The paraventricular nucleus of the hypothalamus (PVN) regulates energy balance by modulating not only food intake, but also energy expenditure and brown adipose tissue (BAT) thermogenesis. To test the hypothesis that cannabinoid type 1 (CB1) receptor in PVN neurons might control these processes, we used the Cre/loxP system to delete CB1 from Single minded 1 (Sim1) neurons, which account for the majority of PVN neurons. On standard chow, mice lacking CB1 receptor in Sim1 neurons (Sim1-CB1-KO) had food intake, body weight, adiposity, glucose metabolism and energy expenditure comparable to wild-type (Sim1-CB1-WT) littermates. However, maintenance on a high-fat diet (HFD) revealed a gene-by-diet interaction whereby Sim1-CB1-KO mice had decreased adiposity, improved insulin sensitivity and increased energy expenditure, while feeding behavior was similar to Sim1-CB1-WT mice. Additionally, HFD-fed Sim1-CB1-KO mice had increased mRNA expression of the beta3-adrenergic receptor, as well as of UCP-1, Cox-IV and Tfam in the BAT, all molecular changes suggestive of increased thermogenesis. Pharmacological studies using beta-blockers suggested that modulation of beta-adrenergic transmission play an important role in determining energy expenditure changes observed in Sim1-CB1-KO. Finally, chemical sympathectomy abolished the obesity-resistant phenotype of Sim1-CB1-KO mice. Altogether, these findings reveal a diet-dependent dissociation in the CB1 receptor control of food intake and energy expenditure, likely mediated by the PVN, where CB1 receptors on Sim1-positive neurons do not impact food intake, but hinder energy expenditure during dietary environmental challenges that promote body weight gain.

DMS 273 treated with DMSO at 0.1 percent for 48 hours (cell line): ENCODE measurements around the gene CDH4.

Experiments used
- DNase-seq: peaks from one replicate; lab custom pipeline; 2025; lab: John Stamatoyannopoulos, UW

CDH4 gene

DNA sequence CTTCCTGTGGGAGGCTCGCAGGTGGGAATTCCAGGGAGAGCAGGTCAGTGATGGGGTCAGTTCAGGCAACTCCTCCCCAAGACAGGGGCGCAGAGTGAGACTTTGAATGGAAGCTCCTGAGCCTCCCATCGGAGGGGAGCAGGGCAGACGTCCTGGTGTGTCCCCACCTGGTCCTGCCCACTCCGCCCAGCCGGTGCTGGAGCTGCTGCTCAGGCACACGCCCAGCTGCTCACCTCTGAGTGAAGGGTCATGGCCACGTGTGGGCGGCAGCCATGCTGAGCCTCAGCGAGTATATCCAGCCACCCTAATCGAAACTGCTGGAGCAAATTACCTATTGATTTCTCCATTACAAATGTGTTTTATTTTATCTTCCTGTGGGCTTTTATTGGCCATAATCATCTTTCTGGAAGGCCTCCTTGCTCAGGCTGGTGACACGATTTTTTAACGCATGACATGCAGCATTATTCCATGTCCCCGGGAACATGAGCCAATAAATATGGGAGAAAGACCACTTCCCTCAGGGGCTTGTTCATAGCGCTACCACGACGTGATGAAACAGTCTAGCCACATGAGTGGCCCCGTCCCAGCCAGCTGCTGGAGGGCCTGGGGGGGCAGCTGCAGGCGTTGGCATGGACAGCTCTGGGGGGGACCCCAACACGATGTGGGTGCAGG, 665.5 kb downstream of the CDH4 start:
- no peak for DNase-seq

08/2014 | Br J Nutr   IF 3.7
Maternal protein restriction impairs the transcriptional metabolic flexibility of skeletal muscle in adult rat offspring.
da Silva Aragao R, Guzman-Quevedo O, Perez-Garcia G, Manhaes-de-Castro R, Bolanos-Jimenez F